The Obama administration will brief lawmakers on Syria in an unclassified teleconference call at 6pm Thursday.
Secretary of State John Kerry, Secretary of Defense Chuck Hagel, National Security Advisor Susan Rice, Director of National Intelligence James Clapper and deputy Chairman of the Joint Chiefs of Staff James A. Winnefeld Jr. are expected to be on the call, Hill sources said.
The briefing was originally going to be classified which would have required members not in Washington to travel to a federal building with a secure line.
But several lawmakers were apparently traveling and did not think they could get to a classified line, Hill sources say, and the briefing was changed to unclassified to accommodate them. Among those who didn’t think they could get to a classified line, Hill sources said, were Majority Whip Eric Cantor (R-VA), who was reportedly fundraising in North Dakota and Ohio Wednesday. (A spokesman for Cantor did not immediately respond to a query.) House Speaker John Boehner (R-Ohio) was traveling in Montana, but an aide said it was not the case that he could not get to a secure line for the Syria call. “Some other members may have had such an issue but it was not one for the speaker,” Brendan Buck, spokesman for Boehner, said by email Thursday.
Boehner sent President Obama a detailed letter (.pdf) Wednesday affirming the president's prerogative to act against Syria’s alleged chemical weapons use, but seeking more clarification on the U.S. military strategy and legal justification for Syria action.
“It is essential that you provide a clear, unambiguous explanation of how military action – which is a means, not a policy – will secure U.S. objectives and how it fits into your overall policy,” Boehner wrote Obama. “I respectfully request that you, as our country’s commander-in-chief, personally make the case to the American people and Congress for how potential military action will secure American national security interests, preserve America’s credibility, deter the future use of chemical weapons, and, critically, be a part of our broader policy and strategy.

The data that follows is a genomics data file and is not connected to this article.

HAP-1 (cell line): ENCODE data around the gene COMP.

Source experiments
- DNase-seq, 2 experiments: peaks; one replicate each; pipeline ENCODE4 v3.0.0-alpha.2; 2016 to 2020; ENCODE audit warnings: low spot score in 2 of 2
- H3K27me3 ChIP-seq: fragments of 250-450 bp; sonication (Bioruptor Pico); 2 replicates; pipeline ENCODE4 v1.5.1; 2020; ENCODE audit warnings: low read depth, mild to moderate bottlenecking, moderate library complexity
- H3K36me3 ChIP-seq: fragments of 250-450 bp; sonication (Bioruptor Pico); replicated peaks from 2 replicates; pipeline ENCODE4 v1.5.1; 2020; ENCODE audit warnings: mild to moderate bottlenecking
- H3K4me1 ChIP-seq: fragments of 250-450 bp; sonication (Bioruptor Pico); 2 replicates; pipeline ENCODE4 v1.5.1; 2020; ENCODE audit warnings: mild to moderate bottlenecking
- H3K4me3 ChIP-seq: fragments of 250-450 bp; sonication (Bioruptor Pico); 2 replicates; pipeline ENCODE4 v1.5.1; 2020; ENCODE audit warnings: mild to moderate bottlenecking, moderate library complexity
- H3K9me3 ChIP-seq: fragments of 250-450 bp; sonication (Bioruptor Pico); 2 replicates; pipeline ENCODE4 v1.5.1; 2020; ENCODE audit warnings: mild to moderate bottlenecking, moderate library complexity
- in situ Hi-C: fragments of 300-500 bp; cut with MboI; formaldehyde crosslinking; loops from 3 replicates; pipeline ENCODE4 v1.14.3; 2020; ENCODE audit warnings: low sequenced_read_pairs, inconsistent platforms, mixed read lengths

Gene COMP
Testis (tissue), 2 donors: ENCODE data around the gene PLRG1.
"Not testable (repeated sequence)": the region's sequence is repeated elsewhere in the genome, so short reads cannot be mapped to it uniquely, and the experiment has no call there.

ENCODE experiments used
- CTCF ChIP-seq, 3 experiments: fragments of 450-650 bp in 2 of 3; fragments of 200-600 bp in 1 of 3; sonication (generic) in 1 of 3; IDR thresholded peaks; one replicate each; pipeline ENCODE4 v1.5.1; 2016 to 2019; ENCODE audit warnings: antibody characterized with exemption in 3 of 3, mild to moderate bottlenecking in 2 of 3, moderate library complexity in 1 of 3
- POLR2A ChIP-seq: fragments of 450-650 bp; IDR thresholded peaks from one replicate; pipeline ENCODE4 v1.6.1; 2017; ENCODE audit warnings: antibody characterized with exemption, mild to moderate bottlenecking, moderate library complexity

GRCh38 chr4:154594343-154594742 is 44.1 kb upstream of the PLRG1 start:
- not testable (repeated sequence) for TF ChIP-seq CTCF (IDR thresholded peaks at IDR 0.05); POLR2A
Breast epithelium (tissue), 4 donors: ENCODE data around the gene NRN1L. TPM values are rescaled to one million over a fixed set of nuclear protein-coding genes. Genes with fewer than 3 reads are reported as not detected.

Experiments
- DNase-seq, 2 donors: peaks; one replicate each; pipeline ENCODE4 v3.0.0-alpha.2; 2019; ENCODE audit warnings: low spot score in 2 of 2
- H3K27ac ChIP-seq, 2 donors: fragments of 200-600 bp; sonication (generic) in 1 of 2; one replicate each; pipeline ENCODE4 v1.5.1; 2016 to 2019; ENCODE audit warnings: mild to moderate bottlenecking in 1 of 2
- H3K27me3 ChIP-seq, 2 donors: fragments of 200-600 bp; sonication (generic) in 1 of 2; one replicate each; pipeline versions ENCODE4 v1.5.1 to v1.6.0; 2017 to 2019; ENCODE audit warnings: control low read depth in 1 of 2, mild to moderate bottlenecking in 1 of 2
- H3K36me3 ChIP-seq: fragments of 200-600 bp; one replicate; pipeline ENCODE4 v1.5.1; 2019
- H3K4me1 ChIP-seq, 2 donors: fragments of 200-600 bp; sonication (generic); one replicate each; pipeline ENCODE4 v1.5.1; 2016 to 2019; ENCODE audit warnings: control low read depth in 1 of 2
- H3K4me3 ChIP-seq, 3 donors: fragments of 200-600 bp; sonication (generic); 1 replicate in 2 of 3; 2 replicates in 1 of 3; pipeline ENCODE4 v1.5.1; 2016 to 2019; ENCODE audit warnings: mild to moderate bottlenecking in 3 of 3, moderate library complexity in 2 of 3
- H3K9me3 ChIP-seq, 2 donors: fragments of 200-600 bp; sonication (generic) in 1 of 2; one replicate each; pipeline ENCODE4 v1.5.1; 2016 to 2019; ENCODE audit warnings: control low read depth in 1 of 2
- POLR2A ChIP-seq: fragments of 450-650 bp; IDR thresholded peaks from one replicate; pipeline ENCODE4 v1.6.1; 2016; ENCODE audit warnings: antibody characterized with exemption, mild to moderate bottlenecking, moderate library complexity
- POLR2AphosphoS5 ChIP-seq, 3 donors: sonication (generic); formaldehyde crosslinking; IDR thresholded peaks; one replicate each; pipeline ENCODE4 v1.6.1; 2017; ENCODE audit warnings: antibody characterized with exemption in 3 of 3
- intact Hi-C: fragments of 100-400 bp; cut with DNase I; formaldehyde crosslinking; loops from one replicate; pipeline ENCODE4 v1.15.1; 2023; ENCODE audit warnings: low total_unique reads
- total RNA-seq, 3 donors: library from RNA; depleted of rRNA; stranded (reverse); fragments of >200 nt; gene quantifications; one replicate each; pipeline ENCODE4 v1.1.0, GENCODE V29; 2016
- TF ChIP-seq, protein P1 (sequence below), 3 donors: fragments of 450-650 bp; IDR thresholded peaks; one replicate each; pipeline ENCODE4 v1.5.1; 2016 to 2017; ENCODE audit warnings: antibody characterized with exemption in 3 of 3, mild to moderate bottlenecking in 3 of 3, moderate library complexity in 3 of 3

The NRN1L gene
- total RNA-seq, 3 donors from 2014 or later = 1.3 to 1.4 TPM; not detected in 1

The Obama administration- Congressional consultations on Syria are, however, so far positively tame compared to what ally British Prime Minister David Cameron has experienced from British parliament, still haunted by the Ira war. The UK Joint Intelligence Committee released a unanimous assessment Thursday that said, in short, no one else could have conducted the Syrian chemical weapons attack except Syrian regime forces, and that they assessed the Assad regime had used chemical weapons 14 times previously in the conflict on a small scale before the much larger Aug. 21 attack in Ghouta that killed over 300 people. Despite the assessments, British public opinion is wary of getting involved, and Labour leader Ed Miliband urged Cameron at a parliament debate Thursday to delay any action on Syria until further verification from the United Nations chemical weapons inspections team and another UN Security Council debate.
Cameron has agreed not to act before UN inspectors return from Syria on Saturday and report back to the UN Security Council some time next week. The British parliament would then in theory vote on whether to authorize the UK to act.
It’s not clear how long Obama will wait for him, though, especially as the vote looks increasingly unlikely to pass, US and British sources said. Continue reading